What exactly makes them "more primitive looking"?
In evolution, Ã¢â‚¬Å“primitiveÃ¢â‚¬Â means more like the ancestral species (thereÃ¢â‚¬â„¢s a common misconception that primitive= less complex, but this is not always the case). Rhamphorhynchoidea are considered more primitive because they had long tails and fingers adapted to climbing. Pterodactyloidea had shorter tails and longer wing bones.
Its just that, you never find a creature fossilized with half-a-wing or half-a-feather. Its just weird that they'd all be fossilized after they grew the ability to fly.
ItÃ¢â‚¬â„¢s hypothesized that tree-dwelling dinosaurs would first develop the ability to glide, then eventually to fly. If the first Ã¢â‚¬Å“wingsÃ¢â‚¬Â were no more than thin flaps of skin, they may not fossilize at all and the skeleton would appear to have had no flying adaptations. ThatÃ¢â‚¬â„¢s just a guess though.
We should see the same kinds of mammals we have today. It dosen't have to be the same species.
But in the layers with the dinosaurs, are there even mammals that belong to the same genus as the mammals we see today?
Correct and we do have badgers today though. Maybe not the same species as the one that was found, but that does not effect the flood model negatively.
As I mentioned already, itÃ¢â‚¬â„¢s not in the same order. ItÃ¢â‚¬â„¢s not even classified as a rodent, let alone a member of the badger family. Perhaps the lack of mammal fossils does not negatively affect the flood theory (although I would argue otherwise), but it certainly does not support it. On the other hand, the lack of mammals does support evolution.
As far as I know, no evolutionary scientist disputes the fact that these are dinosaur footprints. What other creature could have made them? I mean, that was an interesting point you brought up, but I think they are dinosaurs. They cut out some of these footprints and set them up under dinosaur skeletons in museums.
Actually upon further reading, it seems that itÃ¢â‚¬â„¢s the human tracks and not the dino tracks which have been questioned by evolutionists. And from what I can tell, no consensus has been reached. Creationists claim that they are without a doubt human, and evolutionists claim that they have features which suggest otherwise. When it comes right down to it, these footprints don't seem to be conclusive enough to support either argument.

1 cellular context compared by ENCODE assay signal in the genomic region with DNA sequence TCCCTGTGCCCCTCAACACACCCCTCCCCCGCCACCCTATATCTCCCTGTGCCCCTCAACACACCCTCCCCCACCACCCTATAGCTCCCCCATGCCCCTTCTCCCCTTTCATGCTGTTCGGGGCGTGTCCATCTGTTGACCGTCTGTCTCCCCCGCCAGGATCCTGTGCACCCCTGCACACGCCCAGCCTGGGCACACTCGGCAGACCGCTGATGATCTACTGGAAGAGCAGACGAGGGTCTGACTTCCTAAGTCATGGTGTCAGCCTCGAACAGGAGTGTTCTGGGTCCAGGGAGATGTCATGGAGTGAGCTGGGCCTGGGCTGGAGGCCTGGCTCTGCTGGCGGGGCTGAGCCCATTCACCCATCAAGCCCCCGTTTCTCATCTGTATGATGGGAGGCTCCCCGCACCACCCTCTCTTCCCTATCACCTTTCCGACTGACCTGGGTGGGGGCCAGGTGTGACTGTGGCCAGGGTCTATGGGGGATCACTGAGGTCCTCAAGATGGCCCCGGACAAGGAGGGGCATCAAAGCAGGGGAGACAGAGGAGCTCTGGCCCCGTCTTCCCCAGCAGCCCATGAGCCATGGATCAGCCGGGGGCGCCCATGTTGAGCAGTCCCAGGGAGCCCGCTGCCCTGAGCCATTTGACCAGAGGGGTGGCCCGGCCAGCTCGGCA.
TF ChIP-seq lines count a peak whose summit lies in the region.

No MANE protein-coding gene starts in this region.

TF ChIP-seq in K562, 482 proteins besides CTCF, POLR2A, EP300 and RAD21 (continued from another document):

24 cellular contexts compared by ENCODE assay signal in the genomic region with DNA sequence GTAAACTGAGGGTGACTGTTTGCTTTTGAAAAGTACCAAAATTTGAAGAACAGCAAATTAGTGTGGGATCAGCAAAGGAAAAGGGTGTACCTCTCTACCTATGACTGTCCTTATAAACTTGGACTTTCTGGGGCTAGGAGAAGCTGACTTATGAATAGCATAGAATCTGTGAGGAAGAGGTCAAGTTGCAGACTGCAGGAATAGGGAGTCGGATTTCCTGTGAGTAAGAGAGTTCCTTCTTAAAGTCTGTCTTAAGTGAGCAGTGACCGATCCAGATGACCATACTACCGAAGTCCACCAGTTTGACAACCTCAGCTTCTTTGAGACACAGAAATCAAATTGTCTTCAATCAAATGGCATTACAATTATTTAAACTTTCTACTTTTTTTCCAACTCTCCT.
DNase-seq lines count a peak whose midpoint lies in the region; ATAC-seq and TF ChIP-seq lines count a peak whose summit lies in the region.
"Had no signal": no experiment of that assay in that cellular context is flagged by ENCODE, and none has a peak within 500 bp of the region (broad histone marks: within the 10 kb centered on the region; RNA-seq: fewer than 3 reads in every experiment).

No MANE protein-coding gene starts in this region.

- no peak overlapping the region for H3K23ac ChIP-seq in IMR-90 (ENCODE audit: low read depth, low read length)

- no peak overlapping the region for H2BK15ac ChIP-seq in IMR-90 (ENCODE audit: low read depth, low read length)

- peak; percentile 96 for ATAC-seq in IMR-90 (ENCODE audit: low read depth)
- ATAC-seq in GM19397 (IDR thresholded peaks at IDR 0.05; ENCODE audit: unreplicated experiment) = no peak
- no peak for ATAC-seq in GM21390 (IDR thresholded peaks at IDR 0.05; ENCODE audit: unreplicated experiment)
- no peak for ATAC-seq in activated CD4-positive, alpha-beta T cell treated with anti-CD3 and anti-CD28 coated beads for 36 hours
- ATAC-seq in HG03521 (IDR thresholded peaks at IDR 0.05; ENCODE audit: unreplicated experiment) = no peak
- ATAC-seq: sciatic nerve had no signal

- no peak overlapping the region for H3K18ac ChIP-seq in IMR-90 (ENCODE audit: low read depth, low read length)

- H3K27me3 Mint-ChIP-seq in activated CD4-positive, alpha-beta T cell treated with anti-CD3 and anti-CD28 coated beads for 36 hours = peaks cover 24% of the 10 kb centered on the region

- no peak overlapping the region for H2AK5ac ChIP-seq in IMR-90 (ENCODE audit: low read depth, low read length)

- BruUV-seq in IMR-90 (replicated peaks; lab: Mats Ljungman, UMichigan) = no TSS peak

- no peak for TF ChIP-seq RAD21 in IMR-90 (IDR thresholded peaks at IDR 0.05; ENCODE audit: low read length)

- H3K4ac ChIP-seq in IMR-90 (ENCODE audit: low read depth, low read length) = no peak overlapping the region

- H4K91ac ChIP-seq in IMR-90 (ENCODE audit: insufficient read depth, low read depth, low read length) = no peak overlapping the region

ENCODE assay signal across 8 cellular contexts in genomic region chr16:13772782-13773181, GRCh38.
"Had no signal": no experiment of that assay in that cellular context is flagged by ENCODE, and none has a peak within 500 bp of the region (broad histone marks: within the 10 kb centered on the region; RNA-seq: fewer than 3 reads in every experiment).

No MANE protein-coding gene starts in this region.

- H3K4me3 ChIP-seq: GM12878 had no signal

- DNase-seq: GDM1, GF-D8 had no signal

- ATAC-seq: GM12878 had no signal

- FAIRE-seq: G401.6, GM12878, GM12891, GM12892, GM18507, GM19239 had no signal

Okay, thanks. I thought the order was, he says they're fake, dosen't get arrested, takes that back, and then gets arrested, and is there today, but I'm not positive about the whole story, so I'll take your word for it. Even still, there are thousands of these stones and the man said that only some were fake. The real ones can be recognized by patina in the grooves of the drawings. This patina puts the date at a minimum of 200 years old.
IÃ¢â‚¬â„¢m sure there are real carved stones, but do they have pictures of dinosaurs?
I don't mean Stegosaur type spines.
"Recent discovery of fossilized sauropod (diplodocid) skin impressions reveals a significantly different appearance for these dinosaurs. The fossilized skin demonstrates that a median row of [dermal] spines were present . . . Some are quite narrow, and others are broader and more conical." - Czerkas, Stephen. New Look For Sauropod Dinosaurs. (Geology: 12/1992, V. 20), p. 1068.
Sauropods on the Ica stones have this "median row of spines".
The spines on those pictures resemble stegosaurus plates in my opinion. TheyÃ¢â‚¬â„¢re broad and triangular, not narrow and spiky. The triangular back plates have become a generic feature in non-professional dinosaur drawings, whether they were actually seen on that species or not. IÃ¢â‚¬â„¢ve seen plenty of cartoon t-rex pictures where thereÃ¢â‚¬â„¢s a row of triangles along the spine. Even the original Godzilla movie (1954) features a giant lizard with plates on his back.
I have not seen a non-creationist source documenting these stones. Charles Hapgood, who I believe is not a creationist, did a report on the dinosaur clay figurines found in Acambaro, Mexico. You should check that out.
Ok thanks, IÃ¢â‚¬â„¢ll take a look if I have time this weekend.